How to Sand Wood Efficiently Tips and Techniques

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Way too many people work way too hard when it comes to sanding wood surfaces. Learn how to use sandpaper efficiently so you can minimize your personal energy.

The second step in furniture refinishing (or the first step in furniture finishing) is to prepare the surface for staining and/or clear coating. In this article and in my video I will teach you the basics of sanding wood effortlessly.

Be sure to download and print my PDF Cheat Sheet: “Sanding Rules, Tips, Techniques and Paraphernalia” 

You’ll find this, as all my articles and videos a detailed step by step guide to the sanding process. As an option you can watch my YouTube video Sanding Wood Efficiently – The Second Step in Furniture Refinishing” and my entire finishing and refinishing video series where I visually demonstrate the correct steps in assuring a quality finish.

Sanding wood is by far the least favorite part of finishing and refinishing for most DIYers. That’s because most DIYers make it harder than it should be. If you follow my rules and learn the basics, you’ll be amazed at how easy this step in the finishing process is and how much a properly prepared surface will enhance the beauty of you project.

If yours is a new project you’ve recently assembled it will undoubtedly have mill marks as most lumber is run through commercial saws and planers to prep each board for sale. If yours is a refinishing project you’ll probably have scratches, dents and gouges common to previously used furniture.

Also you’ve probably removed old layers of paint or varnish with a chemical stripper or heat gun. Staining raw wood causes “grain raise” a fuzziness after wetting wood that is analogous to the fizziness that happens after shampooing your hair.  All play havoc with wood and the surface will need a little TLC to restore it to its one-time glorious state. The problem is most people make sanding wood more difficult than it should be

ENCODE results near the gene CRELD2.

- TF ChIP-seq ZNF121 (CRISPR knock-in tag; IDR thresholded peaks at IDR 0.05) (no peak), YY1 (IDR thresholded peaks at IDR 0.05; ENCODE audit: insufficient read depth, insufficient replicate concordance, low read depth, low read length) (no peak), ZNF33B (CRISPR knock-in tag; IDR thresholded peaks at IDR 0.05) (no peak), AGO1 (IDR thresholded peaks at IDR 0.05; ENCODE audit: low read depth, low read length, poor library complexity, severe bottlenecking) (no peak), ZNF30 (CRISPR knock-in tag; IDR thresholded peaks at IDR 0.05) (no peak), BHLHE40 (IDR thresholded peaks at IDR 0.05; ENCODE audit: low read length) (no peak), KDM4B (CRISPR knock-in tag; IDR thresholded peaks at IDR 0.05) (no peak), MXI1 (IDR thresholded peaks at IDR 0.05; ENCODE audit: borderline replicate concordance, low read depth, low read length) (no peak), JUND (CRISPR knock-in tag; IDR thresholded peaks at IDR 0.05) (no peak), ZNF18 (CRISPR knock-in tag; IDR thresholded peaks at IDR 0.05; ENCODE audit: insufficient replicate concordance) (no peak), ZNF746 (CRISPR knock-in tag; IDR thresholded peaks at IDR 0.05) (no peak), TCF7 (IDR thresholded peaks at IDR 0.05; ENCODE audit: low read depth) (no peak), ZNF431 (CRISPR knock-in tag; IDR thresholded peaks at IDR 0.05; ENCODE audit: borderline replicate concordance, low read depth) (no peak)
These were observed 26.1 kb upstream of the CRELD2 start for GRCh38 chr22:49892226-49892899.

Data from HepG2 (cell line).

Let’s look at the materials you’ll need:

A generous variety GRIT SANDPAPERS
Flat Wooden Block or Rubber Sanding Block
Tack cloth
Dust mask
OPTIONAL BUT HELPFUL: A Mechanical Sander (If you have a choice of only one I recommend as the best all around sander – Random Orbital Sander)


A beautiful finish starts with a good surface. Sanding is the key to a good surface. Sandpaper is measured in grits with the lower the number the coarser the paper. Coarser grits can tear out chucks of wood fibers whereas high grits actually polish the wood fibers. Sanding wood creates scratches in the surface. Each step higher in grit smooths over the scratching created by the previous lower grit sanding.

Sanding should always be done in steps moving to a higher grit (finer) sandpaper with each progressive step. Skipping a step actually slows the sanding process as it forces a paper to attempt to do work it was not intended to do. When efficiency is lost – energy is expended. You the woodworker suffer for skipping the in-between grit.




Starting with the coarsest grit sandpaper saves time and energy. That said, if you choose a grit that’s too coarse for your project you’re wasting time. Now I sound like a politician talking out both sides of my mouth!! Let me explain:

If your project is in need of leveling start at 40 to 80 grit

If your project has gouges, deep scratches, some left over paint or varnish start with (or move up to) 100 grit


Without any of the above conditions or when done correcting the above conditions start with (or move up to) 120 grit.

Always follow 120 grit with 180 grit. If you are using a film-based clear coating (spar varnish, marine varnish, polyurethane, shellac, or lacquer) as your final finishing step you are done sanding until after you stain or after you apply your first top coat.

For the above film-based clear coats you should sand LIGHTLY with 220 grit between each coat.


TIP: I always wait a day to apply a second coat of film-based clear coats. I want the surface to be dry so I can see and feel the surface for any minor imperfections. If there are imperfections now is the time to correct them. It doesn’t make sense to put the next coat over a bad layer.

If you are using a penetrating oil as your final finishing step after 220 grit sand next with 300 grit followed by 400 grit.



The hard work in sanding is in the REPAIR PROCESS which relate to correcting flaws. Leveling and removing deep scratches, gouges and old finish is the grunt part. If you follow each progressive grit step sequentially you’ll find each sanding step is progressively easier and faster than the previous one.

Again, that is unless you skip a step in which case sanding with too fine a grit translates into hard work. The moral here is let the sandpaper do the work it was intended to do by selecting: